29 Sep Interview with the Hon. Savvas Perdios, Deputy Minister of Tourism of the Republic of Cyprus
The COVID shock has been felt deeply across the world. While some nations continue the struggle, others – like Cyprus – are reigniting their economy and soon to welcome international visitors. You have spoken recently about a new paradigm in the travel sector, coining the term “tourism of rebuilding trust”. What does this mean to you and what key pillars is this concept founded upon in Cyprus?
I felt the term was appropriate for what we are going through now. In fact, this virus has shown how easy it is for our lives to be disrupted and be brought to a complete halt. It is something that no one imagined possible. Furthermore, the basic principle for travelers is to be able to trust the destination they are going to, the means of transport and the booking conditions. If you don’t have trust, you will not be able to travel. Now every destination faces the challenge of rebuilding trust again and that we never had to generate since it was taken for granted; that’s just how the system worked. The most important thing about the new normal is regenerating that trust.
Going back to basics, which refers to the efforts we need to make in communicating a message of confidence and inform how safe the country is, show a solid healthcare system and provide them with detailed information. For instance, the number of hospital beds available per hundred thousand population or the number of respirators, for example. These types of details have never been part of any marketing campaign however, these are primary questions in people’s minds today.
Overall, I would like to name the five most important pillars in order to rebuild trust. Firstly, I would like to highlight the aspect of local community, giving them the opportunity to promote local experiences, micro experiences and the whole destination. Secondly, the natural environment. This has to do with getting destinations to take into consideration the seasonality. This is especially true during the next couple of years as people are going to be moving away from the typical Instagram moments that bring about massive crowds and start being more conscious about crowding and checking this about a certain location. The third pillar is slow tourism and this is something that Cyprus is going to be focusing on in the next few years. The basic principles on which slow tourism is founded is physical intimacy, seeking places that are less crowded and will give people the time to enjoy the moment. We are used to running around and have a non-stop way of living our lives; I think this concept of tourism will slow people down a little. The fourth pillar is personal health; and this has to do with spiritual and mindful holistic approach to wellness.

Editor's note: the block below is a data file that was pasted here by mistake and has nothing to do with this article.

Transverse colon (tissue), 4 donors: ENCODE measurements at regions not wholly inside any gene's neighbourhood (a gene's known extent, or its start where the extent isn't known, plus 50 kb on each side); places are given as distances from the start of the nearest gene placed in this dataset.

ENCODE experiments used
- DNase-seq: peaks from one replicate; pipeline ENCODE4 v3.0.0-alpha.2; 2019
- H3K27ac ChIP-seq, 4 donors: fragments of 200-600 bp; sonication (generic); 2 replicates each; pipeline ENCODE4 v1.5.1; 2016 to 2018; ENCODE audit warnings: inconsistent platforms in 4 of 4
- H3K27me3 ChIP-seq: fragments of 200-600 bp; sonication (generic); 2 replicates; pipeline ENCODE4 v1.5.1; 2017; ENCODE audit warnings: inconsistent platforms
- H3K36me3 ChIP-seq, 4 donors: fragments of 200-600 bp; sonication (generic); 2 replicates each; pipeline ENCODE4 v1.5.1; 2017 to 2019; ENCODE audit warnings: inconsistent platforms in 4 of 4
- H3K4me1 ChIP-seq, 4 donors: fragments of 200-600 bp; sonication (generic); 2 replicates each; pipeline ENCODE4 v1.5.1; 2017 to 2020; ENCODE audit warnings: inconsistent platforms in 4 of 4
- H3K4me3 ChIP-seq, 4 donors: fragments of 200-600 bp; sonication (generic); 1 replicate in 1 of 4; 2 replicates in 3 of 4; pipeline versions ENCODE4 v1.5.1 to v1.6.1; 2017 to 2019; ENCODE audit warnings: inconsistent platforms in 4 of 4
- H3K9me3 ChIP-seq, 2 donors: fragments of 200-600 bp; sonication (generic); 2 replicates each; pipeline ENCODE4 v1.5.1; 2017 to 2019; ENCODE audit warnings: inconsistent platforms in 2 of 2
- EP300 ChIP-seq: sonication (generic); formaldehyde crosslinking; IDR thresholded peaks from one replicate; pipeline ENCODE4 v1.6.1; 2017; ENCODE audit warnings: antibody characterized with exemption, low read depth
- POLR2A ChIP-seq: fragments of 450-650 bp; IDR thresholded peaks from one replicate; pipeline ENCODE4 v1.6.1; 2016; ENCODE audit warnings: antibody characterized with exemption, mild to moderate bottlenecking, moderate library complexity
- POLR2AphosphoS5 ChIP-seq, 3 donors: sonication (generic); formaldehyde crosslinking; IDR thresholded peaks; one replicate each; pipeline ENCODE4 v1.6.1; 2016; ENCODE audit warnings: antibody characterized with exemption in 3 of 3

The final pillar is human connection. Look at the growth of tourism over the last couple of decades, from 800 million to 1.4 billion in just a few years. Tourism is not a transaction and I think now there will be less trips internationally and will give our destinations the opportunity to treat travelers more as individuals, offering them personalized experiences and more flexible booking conditions. To sum up, these are the five pillars of the tourism industry that will rebuild trust: Local community, natural environment, slow tourism, personal health and human connection.
Today marks a new milestone in Cyprus’ emergence from the lockdown measures taken to contain the spread of the virus. International visitors from a select group of countries deemed as “safe” from an epidemiological standpoint will be welcomed to the country. The government has also announced it will cover anyone who tests positive while on holiday on the Mediterranean island. Tell us a bit more about your strategy when it comes to salvaging the summer season in Cyprus and how often new measures and decisions will be announced?
We have already created and announced a destination protocol which is based on physical distancing. At every point of the destination, whether a hotel, a theme park, a pool, the beach, clubs, coffee shops or any other type of establishment, the basic principle is social distancing. We are going to be strict assuring all employees wear gloves and masks without exceptions. On the guests’ side, we‘ll try to be more relaxed but we will always make sure we disinfect menus, chairs and tables at restaurants and hotel room keys among other objects. We have drafted an official letter by the government which was sent to tour operators, ministries of foreign affairs, published on our website and social media to keep everybody informed. We have also created a website called Cyprus Flight Pass where you fill in a questionnaire prior to travelling, ensuring the visitor is informed about the travel declaration. Simultaneously, we are aware of the destination of origin and other useful details that will help us to keep track of them. We also have 20 different Facebook accounts in our main source markets, so people can communicate with us through direct messaging.
This protocol has been passed on to our partners abroad and the key success factor of this protocol is that we have divided countries into categories based on their epidemiological situation, this means that for countries that show a similar or better epidemiological situation in compare to Cyprus, they are categorised and they don’t need to do a Covid test prior to arrival. For countries which are behind us, we allocate them in category B and the negative PCR test is required 72 hours prior to arrival. If the country does not make this available, when people land in Cyprus, we provide them the possibility of testing at their own expense. There is also a category of country which are still a few weeks behind us so we will wait until their epidemiological situation improves even further before allowing them to be in category A or B. This listing re-evaluates the situation every week, is dynamic, statistic-oriented, data-based, scientific and health professionals are involved in these decisions.